Trying to locate a suitable image of the book cover online (before I finally decided to scan it myself because there weren't any good ones), I learned through googola woogola that the phrase "science friction" has been used quite a lot. Google it yourself, focusing especially on images . . . you'll find quite a fascinating array of images/uses. Here are a few of the more intriguing ones.

A comic book cover–style flyer for a Naked Girls Reading event in Boston. Click on the picture at right to expand this full-color image, trés cool. This Naked Girls Reading phenomenon &mdash something new to me — seems to be an performance-art movement that started in Chicago: nude women reading literature in public performance. The main NGR website features international "franchises" in cities across the US and the world. Check out the NGR blog as well. In this context, the word "friction" in Boston's "science friction" event is entertainingly bawdy and . . . well, you come up with your own adjective.

I wonder if Naked Girls Reading is related (if only in spirit) to a couple other onine "literary nudity" projects: novelist Tracy Williams, known as The Naked Blonde Writer, who has read her work naked online, and fiction writer Carol Muskoron who, according to Google, has (had?) a website called Naked Novelist. I couldn't get this site to load today, but here's an interview of Muskoron by Andrea Semple. (Semple's cool literary website also has other interviews of authors that are worth checking out. Also, as far as I can tell nakednovelist.com exists but seems to be at present just a blank page. Evidently, from articles written ten years ago, Muskoron was a webcam lifecaster who could be watched writing in the nude.)

At any rate, back to Naked Girls Reading, it seems fairly easy to open your own franchise if there isn't already one in your area . . . browse the NGR website. Obviously some people will find this art movement derogatory to women while others will see it as positive feminist activism. Whatever its artistic assets or liabilities, I appreciate the way it surely (re)enlivens literature for a variety of audiences, especially young 20-somethings. You be the judge.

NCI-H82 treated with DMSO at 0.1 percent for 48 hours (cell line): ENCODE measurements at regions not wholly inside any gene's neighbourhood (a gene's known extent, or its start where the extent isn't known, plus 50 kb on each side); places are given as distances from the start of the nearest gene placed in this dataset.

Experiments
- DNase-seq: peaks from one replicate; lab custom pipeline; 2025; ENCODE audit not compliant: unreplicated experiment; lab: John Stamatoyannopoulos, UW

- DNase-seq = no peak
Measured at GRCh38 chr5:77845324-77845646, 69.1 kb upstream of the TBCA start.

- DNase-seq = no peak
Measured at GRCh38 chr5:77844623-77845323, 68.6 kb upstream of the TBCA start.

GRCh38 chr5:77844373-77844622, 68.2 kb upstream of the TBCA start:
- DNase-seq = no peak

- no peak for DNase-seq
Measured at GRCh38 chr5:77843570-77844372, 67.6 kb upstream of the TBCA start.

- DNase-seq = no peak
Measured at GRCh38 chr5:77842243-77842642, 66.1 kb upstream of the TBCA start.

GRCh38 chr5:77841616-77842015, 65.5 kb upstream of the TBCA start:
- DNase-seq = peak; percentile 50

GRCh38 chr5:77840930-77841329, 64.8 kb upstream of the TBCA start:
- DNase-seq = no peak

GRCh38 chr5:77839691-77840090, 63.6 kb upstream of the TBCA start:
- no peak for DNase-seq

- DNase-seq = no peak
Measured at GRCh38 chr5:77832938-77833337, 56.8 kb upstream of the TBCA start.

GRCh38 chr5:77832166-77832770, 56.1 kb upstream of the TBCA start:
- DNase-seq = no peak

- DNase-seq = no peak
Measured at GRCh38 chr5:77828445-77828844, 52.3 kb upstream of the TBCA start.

Back to the phrase "science friction" . . .

There's an illustrated novella by that title written by furry fandom writer Kyell Gold . . . sold by publisher FurPlanet as "a work of anthropomorphic fiction for adult readers only."

Science Friction is also the name of a scoring, composition, and sound design company — duo George Martindell and Frank Sonsini — see scifrimusic.com.

British folk/rock singer/songwriter Roy Harper founded his own record label named Science Friction to distribute all his music from a recording career of 40+ years, via cd or download.


Photo by wikipedia user Trharp, used under a Creative Commons Attribution-Share Alike 3.0 Unported license.

There is also a clothing line named Science Friction, based in California. About this company, owner and designer Fortino Cortez says, "Science Friction was formed with the intention of sharing my love for the vast universe, its contents, sci-fi of all types and the unknown." Go to www.sciencefrictionclothing.com to see Cortez's designs and clothing.

Well, that's probably enough, though there's more, plenty more: TV shows, cartoons — an episode of Huckleberry Hound, a Ben 10 intersection — bawdy storytelling, a Dr. Who tribute in the form of a Cyber(wo)man cosplay by fashion, costume, and footwear designer (and tumblr blogger) Rachael Gray (photo at left, Kinky Salon London party titled Science Friction). Pretty tenuous connection, really, but I'm an avid Dr. Who fan. And also a fan of Ms. Gray's artistry. Check out her blog and portfolio at rachaelgray.tumblr.com and fauxred.com — she's definitely a cordwainer par excellence.

Well, I'm really not too sure any more how we got here, but clearly the phrase "science friction" is resonant and evocative indeed. And as a title it rocks!

I'll get back to you about the Shermer book Science Friction. I've started reading and it's definitely fascinating. Perhaps we can judge a book by its cover. At least, sometimes. Let's leave it there, shall we?


Please post a comment below. I'd love to know what you're thinking. Ingat . . . take good care. Happy Thanksgiving!